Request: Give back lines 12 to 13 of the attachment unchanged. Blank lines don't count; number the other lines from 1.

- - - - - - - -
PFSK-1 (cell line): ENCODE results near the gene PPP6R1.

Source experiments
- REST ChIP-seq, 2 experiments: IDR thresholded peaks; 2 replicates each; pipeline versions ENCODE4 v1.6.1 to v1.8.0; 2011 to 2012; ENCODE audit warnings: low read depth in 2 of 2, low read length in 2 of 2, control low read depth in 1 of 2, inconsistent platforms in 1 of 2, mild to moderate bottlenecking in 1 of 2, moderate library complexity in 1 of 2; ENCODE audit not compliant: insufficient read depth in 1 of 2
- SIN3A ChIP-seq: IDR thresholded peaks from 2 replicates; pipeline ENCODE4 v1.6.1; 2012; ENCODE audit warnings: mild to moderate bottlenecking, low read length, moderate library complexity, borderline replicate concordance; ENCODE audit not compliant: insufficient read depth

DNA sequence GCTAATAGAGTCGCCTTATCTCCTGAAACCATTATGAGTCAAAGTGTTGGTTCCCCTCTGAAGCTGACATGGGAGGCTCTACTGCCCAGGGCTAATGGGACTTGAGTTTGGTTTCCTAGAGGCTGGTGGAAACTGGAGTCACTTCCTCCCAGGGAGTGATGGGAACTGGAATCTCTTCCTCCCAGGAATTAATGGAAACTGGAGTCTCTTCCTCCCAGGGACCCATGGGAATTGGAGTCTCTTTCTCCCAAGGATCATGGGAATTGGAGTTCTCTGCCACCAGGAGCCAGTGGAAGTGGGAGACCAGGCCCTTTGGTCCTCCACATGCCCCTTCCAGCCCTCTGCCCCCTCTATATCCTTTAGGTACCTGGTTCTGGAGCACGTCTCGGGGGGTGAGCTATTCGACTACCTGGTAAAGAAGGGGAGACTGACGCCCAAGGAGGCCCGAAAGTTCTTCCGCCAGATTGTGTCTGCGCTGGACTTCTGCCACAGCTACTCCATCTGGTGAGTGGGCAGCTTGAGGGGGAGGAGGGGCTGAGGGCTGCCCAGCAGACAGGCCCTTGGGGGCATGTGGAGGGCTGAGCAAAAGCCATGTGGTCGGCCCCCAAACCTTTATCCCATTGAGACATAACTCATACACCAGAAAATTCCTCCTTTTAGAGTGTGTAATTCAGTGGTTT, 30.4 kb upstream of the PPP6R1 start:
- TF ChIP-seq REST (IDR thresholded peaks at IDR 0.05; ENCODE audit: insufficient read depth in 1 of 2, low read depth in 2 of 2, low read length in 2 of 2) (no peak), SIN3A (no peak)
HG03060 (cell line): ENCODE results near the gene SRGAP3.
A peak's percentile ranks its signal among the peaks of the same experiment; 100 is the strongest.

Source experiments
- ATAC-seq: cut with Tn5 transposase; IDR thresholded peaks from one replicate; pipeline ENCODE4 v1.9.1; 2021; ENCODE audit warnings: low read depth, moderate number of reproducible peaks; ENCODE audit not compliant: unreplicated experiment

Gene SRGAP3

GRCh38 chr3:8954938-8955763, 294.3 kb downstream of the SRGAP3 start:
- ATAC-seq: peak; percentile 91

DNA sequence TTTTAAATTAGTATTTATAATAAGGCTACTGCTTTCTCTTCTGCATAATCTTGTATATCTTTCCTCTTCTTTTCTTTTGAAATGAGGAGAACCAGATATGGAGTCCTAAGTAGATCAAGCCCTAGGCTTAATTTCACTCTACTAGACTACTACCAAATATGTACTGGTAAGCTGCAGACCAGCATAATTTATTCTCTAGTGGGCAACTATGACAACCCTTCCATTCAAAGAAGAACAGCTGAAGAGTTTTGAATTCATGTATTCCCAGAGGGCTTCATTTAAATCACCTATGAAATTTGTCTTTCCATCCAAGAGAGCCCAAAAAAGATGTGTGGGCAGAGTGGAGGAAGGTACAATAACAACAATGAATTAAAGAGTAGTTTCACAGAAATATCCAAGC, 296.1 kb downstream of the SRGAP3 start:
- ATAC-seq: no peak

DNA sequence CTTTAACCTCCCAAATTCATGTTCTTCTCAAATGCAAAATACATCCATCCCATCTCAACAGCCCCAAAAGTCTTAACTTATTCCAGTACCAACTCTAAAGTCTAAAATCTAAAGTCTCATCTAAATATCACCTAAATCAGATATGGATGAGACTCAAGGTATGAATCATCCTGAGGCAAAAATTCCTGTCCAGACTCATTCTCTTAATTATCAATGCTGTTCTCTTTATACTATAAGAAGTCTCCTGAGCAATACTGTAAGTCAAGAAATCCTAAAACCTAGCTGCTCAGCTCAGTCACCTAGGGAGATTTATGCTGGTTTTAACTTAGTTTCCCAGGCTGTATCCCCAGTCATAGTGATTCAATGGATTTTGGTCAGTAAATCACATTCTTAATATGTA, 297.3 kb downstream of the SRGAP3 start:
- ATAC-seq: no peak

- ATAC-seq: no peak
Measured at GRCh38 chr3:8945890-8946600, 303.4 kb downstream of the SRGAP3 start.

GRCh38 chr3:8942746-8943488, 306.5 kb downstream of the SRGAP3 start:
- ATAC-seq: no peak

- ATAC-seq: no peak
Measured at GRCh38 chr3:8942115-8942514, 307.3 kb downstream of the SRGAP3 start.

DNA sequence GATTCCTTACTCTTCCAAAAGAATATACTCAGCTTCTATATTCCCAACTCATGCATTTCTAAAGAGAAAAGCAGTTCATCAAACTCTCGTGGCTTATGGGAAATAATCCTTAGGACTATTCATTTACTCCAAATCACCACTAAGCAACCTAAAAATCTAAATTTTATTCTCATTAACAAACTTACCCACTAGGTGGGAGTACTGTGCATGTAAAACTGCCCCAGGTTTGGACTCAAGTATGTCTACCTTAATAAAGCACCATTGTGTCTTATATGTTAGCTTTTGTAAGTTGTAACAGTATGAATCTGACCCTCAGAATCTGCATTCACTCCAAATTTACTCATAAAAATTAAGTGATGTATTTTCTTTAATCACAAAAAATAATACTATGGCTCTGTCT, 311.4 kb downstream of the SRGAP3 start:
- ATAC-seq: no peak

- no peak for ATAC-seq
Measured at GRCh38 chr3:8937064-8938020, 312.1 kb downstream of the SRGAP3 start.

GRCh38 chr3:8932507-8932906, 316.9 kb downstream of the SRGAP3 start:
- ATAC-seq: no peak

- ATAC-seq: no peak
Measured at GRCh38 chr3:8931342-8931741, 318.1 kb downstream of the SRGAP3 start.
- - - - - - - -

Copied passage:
GRCh38 chr3:8954938-8955763, 294.3 kb downstream of the SRGAP3 start:
- ATAC-seq: peak; percentile 91